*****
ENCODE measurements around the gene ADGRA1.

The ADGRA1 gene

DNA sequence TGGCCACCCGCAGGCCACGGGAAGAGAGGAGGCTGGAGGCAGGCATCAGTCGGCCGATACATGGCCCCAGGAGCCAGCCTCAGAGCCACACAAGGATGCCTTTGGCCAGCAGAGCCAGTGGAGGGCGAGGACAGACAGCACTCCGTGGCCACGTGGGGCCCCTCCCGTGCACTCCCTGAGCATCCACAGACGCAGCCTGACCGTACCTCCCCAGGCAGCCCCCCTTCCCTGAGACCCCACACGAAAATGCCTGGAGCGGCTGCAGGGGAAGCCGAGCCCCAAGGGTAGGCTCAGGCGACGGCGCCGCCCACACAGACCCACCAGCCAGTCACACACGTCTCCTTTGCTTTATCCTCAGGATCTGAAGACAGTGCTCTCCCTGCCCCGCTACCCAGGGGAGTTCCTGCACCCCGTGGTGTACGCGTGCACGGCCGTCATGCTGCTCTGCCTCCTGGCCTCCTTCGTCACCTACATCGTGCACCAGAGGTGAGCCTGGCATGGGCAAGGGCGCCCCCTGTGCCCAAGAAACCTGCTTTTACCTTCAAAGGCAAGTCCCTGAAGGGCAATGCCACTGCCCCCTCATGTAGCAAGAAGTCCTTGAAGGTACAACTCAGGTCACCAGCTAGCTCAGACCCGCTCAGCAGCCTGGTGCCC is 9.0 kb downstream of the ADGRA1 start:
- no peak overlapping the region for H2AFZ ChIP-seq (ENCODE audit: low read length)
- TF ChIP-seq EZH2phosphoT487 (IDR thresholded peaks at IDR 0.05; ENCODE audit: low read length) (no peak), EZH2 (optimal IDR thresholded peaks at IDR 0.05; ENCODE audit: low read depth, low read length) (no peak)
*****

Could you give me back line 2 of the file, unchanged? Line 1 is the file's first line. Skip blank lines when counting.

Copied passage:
The ADGRA1 gene